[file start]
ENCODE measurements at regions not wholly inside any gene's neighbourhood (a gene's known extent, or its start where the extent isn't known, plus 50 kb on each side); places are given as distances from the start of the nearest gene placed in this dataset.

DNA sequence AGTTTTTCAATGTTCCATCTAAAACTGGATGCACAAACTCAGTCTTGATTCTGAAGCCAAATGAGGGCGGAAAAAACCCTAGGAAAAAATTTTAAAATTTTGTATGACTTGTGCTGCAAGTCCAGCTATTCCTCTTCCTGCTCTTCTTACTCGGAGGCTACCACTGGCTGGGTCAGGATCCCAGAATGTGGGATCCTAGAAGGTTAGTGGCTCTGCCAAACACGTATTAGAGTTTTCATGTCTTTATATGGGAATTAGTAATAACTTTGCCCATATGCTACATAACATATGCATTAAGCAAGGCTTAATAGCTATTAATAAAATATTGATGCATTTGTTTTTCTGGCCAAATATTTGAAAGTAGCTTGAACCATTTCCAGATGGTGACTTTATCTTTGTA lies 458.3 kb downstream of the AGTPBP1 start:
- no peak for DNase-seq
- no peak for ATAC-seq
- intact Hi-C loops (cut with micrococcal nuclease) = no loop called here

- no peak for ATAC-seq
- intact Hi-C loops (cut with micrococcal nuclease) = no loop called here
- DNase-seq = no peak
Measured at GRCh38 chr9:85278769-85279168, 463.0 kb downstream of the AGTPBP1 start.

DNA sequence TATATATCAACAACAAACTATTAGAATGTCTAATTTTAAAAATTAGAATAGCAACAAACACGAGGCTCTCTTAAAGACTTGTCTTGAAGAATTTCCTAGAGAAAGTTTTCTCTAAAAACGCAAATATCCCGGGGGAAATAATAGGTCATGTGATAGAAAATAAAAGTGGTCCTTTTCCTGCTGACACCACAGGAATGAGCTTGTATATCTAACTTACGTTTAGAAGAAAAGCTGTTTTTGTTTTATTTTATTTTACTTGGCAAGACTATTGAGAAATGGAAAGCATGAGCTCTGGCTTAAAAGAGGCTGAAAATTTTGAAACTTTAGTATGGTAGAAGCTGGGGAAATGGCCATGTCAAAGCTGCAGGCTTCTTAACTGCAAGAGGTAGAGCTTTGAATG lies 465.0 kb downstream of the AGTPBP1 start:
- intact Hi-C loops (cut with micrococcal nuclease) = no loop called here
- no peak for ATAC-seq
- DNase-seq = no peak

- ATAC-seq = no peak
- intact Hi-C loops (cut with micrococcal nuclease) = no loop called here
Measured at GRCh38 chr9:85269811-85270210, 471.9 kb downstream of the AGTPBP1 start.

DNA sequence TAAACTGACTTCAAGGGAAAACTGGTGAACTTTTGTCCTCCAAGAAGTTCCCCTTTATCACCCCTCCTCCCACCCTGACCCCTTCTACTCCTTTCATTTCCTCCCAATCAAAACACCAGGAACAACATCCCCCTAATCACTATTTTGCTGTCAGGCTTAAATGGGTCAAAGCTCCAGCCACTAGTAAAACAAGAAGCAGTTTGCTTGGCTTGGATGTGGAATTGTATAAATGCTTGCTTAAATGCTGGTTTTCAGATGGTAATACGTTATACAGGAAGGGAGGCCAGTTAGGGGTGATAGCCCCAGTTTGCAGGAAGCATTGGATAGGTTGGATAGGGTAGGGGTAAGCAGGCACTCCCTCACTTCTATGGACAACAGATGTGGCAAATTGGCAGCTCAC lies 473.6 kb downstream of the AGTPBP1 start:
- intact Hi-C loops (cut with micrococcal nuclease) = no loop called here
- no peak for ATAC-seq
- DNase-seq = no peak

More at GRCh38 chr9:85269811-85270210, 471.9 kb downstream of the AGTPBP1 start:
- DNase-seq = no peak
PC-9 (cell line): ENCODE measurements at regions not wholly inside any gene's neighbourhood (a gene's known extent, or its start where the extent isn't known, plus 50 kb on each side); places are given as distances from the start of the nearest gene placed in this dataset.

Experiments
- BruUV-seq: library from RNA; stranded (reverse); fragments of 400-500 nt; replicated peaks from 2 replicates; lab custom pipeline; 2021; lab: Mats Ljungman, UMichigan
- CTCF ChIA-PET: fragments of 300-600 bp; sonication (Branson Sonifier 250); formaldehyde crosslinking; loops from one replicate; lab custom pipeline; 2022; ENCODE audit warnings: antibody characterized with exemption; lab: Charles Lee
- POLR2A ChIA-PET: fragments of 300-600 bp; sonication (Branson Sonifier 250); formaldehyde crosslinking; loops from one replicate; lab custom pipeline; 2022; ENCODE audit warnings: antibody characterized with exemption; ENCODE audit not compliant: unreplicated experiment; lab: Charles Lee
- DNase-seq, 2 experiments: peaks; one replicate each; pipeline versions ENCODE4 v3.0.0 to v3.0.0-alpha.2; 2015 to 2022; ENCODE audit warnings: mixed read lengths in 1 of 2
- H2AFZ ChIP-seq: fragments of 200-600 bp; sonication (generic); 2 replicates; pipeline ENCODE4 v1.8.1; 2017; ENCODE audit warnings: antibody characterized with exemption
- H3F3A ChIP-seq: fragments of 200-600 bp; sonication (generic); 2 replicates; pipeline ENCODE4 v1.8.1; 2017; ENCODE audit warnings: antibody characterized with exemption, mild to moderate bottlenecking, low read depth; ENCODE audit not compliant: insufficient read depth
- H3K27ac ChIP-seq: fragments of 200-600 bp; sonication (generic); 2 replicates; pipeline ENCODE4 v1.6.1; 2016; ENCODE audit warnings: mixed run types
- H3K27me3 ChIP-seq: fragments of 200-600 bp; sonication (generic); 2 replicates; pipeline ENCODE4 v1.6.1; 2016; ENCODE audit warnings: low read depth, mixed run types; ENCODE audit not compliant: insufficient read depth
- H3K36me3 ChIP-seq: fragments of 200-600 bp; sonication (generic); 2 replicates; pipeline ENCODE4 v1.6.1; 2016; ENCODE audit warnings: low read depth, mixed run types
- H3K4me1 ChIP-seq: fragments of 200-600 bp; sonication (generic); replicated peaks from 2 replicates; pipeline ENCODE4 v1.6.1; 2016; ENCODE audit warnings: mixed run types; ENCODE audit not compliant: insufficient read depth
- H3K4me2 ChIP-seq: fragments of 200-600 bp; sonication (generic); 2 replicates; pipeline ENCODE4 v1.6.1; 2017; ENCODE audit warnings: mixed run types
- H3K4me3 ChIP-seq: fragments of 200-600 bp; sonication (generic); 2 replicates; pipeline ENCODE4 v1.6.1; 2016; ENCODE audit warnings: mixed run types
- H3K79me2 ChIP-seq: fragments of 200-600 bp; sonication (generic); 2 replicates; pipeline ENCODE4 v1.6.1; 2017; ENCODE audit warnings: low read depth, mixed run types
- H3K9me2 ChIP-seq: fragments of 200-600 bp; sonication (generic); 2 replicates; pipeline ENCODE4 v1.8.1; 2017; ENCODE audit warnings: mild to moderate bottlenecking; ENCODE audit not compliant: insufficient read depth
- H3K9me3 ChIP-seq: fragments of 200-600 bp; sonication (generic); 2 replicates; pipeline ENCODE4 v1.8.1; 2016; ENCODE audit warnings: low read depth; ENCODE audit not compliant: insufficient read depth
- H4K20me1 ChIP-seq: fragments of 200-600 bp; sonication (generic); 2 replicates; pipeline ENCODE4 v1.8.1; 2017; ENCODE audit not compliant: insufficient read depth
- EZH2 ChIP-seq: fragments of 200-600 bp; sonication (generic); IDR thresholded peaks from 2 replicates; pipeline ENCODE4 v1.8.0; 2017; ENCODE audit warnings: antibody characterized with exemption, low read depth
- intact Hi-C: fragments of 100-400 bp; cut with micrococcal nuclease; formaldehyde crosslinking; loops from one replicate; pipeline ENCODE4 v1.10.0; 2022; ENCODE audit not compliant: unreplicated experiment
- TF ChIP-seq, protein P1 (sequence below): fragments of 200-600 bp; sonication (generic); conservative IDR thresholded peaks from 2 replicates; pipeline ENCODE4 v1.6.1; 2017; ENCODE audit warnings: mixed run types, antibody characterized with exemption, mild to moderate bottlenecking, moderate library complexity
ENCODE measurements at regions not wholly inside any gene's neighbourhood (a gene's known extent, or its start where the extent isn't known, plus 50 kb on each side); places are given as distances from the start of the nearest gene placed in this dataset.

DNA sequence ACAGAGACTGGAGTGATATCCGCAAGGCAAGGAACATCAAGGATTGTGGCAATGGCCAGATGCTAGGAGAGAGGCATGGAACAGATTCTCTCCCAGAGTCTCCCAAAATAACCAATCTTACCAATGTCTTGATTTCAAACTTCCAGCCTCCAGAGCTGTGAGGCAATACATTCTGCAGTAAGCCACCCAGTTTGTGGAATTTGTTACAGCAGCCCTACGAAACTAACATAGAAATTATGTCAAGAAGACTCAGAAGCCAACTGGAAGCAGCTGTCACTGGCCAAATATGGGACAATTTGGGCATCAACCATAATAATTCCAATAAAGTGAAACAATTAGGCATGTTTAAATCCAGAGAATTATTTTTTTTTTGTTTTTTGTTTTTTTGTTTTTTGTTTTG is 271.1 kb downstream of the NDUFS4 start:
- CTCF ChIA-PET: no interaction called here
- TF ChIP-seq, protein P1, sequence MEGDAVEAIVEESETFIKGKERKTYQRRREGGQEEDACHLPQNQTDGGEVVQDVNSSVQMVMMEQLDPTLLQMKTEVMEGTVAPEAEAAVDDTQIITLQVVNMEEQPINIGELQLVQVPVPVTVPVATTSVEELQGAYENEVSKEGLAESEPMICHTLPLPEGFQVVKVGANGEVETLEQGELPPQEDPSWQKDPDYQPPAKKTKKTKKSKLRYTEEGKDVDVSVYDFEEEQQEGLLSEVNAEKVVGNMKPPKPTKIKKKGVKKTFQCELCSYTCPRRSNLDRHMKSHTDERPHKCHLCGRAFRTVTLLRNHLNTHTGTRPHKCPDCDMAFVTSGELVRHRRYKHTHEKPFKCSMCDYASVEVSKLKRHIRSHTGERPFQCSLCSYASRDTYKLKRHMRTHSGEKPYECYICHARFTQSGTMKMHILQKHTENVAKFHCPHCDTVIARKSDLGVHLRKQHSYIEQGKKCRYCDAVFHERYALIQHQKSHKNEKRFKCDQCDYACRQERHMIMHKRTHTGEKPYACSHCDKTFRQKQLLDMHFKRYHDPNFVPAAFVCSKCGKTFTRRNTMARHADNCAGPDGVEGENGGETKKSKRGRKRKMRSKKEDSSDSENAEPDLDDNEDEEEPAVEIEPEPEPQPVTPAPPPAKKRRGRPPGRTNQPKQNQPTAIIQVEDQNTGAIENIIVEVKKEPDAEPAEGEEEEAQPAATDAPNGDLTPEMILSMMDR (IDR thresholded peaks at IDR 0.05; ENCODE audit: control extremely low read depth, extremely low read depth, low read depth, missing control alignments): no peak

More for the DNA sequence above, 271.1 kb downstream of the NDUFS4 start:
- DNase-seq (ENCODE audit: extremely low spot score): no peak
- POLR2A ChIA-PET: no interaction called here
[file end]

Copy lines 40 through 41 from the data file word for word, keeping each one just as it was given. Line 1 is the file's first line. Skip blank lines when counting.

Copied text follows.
- H4K20me1 ChIP-seq: fragments of 200-600 bp; sonication (generic); 2 replicates; pipeline ENCODE4 v1.8.1; 2017; ENCODE audit not compliant: insufficient read depth
- EZH2 ChIP-seq: fragments of 200-600 bp; sonication (generic); IDR thresholded peaks from 2 replicates; pipeline ENCODE4 v1.8.0; 2017; ENCODE audit warnings: antibody characterized with exemption, low read depth